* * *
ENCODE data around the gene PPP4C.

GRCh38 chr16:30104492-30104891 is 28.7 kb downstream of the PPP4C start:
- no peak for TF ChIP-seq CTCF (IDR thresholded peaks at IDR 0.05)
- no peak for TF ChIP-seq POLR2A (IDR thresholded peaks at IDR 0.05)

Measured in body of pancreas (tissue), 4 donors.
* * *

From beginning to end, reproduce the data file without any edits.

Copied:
ENCODE data around the gene PPP4C.

GRCh38 chr16:30104492-30104891 is 28.7 kb downstream of the PPP4C start:
- no peak for TF ChIP-seq CTCF (IDR thresholded peaks at IDR 0.05)
- no peak for TF ChIP-seq POLR2A (IDR thresholded peaks at IDR 0.05)

Measured in body of pancreas (tissue), 4 donors.